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As early as Nov. 1961, President Kennedy approved the use of American herbicides in Vietnam, principally for defoliation--the destruction of vegetation (particularly jungle cover) that was being used to hide VC activity. In January, 1962, USAF aircraft--normally C-123 Providers equipped with spray tanks--began Operation Ranch Hand from Tan Son Nhut. By 1971, when the operation ended, 18 million gallons of chemicals had been dropped affectiong 5.5 million acres of South Vietnam as well as undisclosed portions of the Ho Chi Minh Trail in Laos and Cambodia.

A variety of herbicides, developed as weedkillers in the United States, were used. The most notorious was Agent Orange (named for the color of the drums it came in), which contained a growth hormone. Dropped onto trees, it accelerated their development, forcing them to shed their leaves prematurely, thus exposing trails or VC bases beneath to aerial view. Ranch Hand missions, preceded by leaflet drops to warn local peasants, usually involved two C-123s flying side by side to cover an area 250 yards either side of the target area.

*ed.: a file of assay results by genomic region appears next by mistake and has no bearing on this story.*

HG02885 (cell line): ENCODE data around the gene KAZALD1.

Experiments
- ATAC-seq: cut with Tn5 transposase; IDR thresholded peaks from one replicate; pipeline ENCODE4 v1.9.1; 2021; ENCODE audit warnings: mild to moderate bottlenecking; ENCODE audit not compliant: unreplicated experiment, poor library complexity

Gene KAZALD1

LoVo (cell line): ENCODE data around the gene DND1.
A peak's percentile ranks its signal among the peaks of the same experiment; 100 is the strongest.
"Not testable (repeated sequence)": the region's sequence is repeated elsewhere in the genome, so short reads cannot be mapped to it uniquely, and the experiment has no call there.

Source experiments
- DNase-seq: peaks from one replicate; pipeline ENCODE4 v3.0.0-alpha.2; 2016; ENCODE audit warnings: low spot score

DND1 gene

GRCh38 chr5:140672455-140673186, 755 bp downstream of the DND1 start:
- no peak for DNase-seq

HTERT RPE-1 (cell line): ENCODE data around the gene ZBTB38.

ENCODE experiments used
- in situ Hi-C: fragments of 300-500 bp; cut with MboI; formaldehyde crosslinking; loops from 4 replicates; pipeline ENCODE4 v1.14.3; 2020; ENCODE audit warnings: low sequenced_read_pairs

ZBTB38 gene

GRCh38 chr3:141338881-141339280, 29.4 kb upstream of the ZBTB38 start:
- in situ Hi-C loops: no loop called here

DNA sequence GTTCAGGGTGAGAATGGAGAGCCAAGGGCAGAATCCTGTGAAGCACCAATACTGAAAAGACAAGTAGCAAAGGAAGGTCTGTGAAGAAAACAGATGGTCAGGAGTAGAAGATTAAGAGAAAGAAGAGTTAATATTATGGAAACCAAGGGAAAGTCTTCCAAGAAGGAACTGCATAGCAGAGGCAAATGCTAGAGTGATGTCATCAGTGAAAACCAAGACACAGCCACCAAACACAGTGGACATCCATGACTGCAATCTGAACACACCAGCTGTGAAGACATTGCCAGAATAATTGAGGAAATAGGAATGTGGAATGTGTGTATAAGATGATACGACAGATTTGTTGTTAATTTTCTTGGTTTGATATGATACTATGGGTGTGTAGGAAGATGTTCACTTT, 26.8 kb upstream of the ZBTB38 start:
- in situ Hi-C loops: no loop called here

At first, the U.S. government believed that Agent Orange was relatively harmless to human or animal life, and teams even went from village to village eating bread dipped in the chemical to show that it was not dangerous. But. in 1969, the U.S. National Cancer Institute discovered that one of its ingredients, dioxin, could cause cancer and possible birth defects. The effects are still being felt in Vietnam and also among those U.S. servicemen who came into contact with the chemical.

The devastating effect of the herbicides can be seen on what was once a mangrove forest.

U.S. aircraft (above and below) spray defoliant chemicals on Vietnam's jungle.